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Child As Hematopoietic Stem Cell Donor-Ethical Considerations?

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The review also assesses the circumstances in which a minor may ethically be a hematopoietic stem cell donor, how to reduce risks to the donor and recipient,

Image result for image of pediatric stem cell donor

While the ethical considerations spelled out below are important for all involved to think about when considering a minor as hematopoietic stem cell donor, one key question has been left out. “What does the child think?” Would you yourself donate stem cells to your sibling?

I can’t speak for all hematopoietic stem cell donors of course, but I can draw on my experiences as a long-term survivor of an autologous stem cell tranplant patient (my own stem cells) who may have had an allogeneic stem cell transplant if any of my siblings had been a match. See the study’s explanation below.

Had I been able to donate stem cells to one of my siblings or had one of my siblings been able to donate to me, we should share a bond for the rest of our lives.

Are you considering a BMT? Scroll down the page, post a question or comment to learn more about the complicated world of hematopoietic stem cell transplantation.


David Emerson

  • Cancer Survivor
  • Cancer Coach
  • Director PeopleBeatingCancer

Recommended Reading:

Children May Ethically Serve As Hematopoietic Stem Cell Donors

Minors may ethically serve as stem cell donors provided specific criteria are met…”In the past half-century, hematopoietic stem cell transplantation has become standard treatment for a variety of diseases in children and adults, including-

  • selected hematologic malignancies,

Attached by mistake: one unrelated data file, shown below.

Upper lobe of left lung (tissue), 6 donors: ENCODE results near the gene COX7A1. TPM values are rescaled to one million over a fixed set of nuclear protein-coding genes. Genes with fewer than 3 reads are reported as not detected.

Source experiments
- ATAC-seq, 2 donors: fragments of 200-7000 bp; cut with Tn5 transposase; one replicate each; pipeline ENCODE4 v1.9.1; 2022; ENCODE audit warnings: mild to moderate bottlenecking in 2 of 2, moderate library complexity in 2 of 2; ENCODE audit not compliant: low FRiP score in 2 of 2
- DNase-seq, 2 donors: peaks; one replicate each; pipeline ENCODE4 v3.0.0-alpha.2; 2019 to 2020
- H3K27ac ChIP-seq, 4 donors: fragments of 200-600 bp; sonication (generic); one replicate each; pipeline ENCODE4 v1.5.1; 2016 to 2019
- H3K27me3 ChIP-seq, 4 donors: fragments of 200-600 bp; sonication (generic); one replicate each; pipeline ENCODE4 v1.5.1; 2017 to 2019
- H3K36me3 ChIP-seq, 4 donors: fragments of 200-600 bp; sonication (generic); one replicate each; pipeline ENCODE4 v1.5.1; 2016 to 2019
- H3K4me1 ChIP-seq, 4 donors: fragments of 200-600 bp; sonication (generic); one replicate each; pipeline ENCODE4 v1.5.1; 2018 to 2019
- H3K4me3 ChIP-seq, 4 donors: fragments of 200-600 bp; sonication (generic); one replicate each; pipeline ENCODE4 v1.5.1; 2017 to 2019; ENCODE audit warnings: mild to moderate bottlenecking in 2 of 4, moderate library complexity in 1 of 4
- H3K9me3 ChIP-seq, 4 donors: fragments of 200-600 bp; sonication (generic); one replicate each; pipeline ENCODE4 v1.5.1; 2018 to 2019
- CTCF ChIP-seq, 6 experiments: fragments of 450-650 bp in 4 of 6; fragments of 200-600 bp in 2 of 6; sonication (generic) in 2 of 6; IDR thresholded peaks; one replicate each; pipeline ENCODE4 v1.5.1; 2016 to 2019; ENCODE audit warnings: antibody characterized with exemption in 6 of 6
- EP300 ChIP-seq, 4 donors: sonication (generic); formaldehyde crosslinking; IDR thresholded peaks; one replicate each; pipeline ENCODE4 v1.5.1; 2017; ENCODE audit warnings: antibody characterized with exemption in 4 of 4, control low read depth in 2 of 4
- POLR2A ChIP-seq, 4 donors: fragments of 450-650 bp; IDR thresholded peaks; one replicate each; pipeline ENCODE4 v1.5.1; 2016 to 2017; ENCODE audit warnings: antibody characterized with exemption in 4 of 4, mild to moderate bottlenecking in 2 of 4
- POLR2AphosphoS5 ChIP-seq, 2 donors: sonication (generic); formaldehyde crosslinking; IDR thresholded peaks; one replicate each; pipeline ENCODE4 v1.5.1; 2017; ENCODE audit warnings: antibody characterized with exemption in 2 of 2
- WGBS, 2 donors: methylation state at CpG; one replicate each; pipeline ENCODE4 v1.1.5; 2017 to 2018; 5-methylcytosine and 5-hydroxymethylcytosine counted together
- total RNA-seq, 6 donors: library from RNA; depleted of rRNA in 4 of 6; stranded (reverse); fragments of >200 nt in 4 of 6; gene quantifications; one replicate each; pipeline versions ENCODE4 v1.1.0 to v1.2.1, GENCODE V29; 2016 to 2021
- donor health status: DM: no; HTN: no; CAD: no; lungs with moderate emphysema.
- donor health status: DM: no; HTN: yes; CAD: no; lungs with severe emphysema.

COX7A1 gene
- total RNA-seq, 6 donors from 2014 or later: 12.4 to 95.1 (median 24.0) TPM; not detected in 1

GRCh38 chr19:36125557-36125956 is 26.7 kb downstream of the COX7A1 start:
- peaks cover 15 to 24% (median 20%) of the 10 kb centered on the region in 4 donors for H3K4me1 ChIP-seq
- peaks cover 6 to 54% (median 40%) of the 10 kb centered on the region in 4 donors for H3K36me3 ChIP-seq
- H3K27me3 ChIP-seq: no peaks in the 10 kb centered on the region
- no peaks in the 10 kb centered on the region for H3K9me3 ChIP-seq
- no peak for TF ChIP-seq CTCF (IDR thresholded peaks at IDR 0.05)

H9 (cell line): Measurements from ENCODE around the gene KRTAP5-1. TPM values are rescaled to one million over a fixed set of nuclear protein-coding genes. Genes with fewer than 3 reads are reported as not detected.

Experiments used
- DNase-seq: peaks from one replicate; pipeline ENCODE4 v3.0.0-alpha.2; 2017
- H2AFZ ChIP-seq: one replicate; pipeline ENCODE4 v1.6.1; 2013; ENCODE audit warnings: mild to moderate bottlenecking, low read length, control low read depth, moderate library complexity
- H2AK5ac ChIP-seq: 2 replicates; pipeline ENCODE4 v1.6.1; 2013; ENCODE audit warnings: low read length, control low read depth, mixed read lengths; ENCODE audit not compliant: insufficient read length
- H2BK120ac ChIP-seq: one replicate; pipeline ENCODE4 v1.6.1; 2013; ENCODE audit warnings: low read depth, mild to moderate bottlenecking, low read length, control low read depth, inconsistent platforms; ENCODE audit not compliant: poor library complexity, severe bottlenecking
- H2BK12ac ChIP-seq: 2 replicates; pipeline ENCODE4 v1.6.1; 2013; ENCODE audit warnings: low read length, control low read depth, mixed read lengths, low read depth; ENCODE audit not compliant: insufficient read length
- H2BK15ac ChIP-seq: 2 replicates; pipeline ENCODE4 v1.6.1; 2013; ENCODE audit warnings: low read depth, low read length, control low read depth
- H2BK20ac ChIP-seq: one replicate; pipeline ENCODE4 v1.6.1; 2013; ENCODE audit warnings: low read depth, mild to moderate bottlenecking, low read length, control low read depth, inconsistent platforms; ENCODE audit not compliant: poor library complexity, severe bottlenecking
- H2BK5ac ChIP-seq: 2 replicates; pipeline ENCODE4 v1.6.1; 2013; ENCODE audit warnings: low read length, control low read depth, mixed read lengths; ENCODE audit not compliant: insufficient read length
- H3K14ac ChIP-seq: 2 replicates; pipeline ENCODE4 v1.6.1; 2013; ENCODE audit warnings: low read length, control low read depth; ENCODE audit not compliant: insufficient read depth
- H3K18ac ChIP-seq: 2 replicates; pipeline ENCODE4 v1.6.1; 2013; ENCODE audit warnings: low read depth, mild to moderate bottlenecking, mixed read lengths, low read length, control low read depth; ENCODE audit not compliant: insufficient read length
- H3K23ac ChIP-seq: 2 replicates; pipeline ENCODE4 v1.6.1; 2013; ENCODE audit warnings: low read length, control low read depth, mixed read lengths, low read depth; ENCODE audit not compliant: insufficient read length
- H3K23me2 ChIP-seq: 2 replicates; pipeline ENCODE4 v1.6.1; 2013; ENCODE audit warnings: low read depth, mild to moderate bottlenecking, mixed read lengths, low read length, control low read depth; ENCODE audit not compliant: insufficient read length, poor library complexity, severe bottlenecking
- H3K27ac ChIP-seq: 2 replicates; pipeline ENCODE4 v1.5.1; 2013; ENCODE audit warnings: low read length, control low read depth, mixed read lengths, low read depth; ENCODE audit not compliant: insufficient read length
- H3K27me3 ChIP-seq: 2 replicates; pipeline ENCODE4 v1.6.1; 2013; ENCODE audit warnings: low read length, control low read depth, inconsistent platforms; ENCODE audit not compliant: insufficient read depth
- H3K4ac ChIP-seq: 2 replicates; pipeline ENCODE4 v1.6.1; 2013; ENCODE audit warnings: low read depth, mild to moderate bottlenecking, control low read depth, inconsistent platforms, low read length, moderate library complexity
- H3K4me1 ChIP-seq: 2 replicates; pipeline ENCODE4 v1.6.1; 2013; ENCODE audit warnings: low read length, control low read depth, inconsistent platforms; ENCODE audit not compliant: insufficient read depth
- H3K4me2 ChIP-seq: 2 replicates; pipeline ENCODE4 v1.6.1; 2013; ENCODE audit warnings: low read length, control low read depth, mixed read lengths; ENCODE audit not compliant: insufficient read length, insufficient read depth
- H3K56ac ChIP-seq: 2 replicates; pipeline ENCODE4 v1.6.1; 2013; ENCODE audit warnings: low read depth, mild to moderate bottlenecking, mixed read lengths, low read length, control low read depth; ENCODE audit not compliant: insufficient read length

• immunodeficiencies,
  • hemoglobinopathies,
  • bone marrow failure syndromes,
  • and congenital metabolic disorders,

“There are 3 sources of allogeneic hematopoietic stem cells: bone marrow, peripheral blood, and umbilical cord blood; each has its own benefits and risks. Children often serve as hematopoietic stem cell donors, most commonly for their siblings.”

Compared with unrelated donors, human leukocyte antigen (HLA)–matched biological siblings are usually preferred as donors because risks for transplant-related complications are decreased.

The AAP statement reviews the ethical issues concerning minors being stem cell donors, considering traditional benefit/risk calculations for the donor as well as for the recipient. The review also assesses the circumstances in which a minor may ethically be a hematopoietic stem cell donor, how to reduce risks to the donor and recipient, details of the informed-consent process, the role for a donor advocate or other protective safeguard, and other ethical concerns.

Specific AAP recommendations regarding minors acting as hematopoietic stem cell donors include the following:

Five criteria must be fulfilled for children who are medically appropriate potential donors to ethically serve as hematopoietic stem cell donors:

  • No medically equivalent histocompatible adult relative is available who is willing and able to donate;
  • The potential donor and recipient have a strong, personal, and emotionally positive relationship;
  • There is reasonable likelihood of benefit to the recipient;
  • Compared with the benefits expected for the donor and the recipient, the clinical, emotional, and psychosocial risks to the donor are reasonable and are minimized to the extent possible…
  • Parental permission is obtained, as well as consent of the child when appropriate.
  • For all minors being considered as hematopoietic stem cell donors, a donor advocate with expertise in pediatric development should be appointed…
  • To the degree that they are capable, children and adolescents being considered as hematopoietic stem cell donors should be included in all stages of decision making.
  • The family may ask the pediatrician about in vitro fertilization with preimplantation genetic diagnosis to ensure conception of an HLA-matched sibling for cord blood donation. Obtaining umbilical cord blood poses no risk to the newborn infant, provided delivery is not modified. In those cases in which additional hematopoietic stem cells are required from this child, the other criteria listed above regarding pediatric donors must be met.
  • Research is needed on donors and recipients to advance the effectiveness of various hematopoietic stem cell transplants.

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Umbilical Cord Blood, allogeneic, autologous hematopoietic stem cell transplants - PeopleBeatingCancer says 4 years ago

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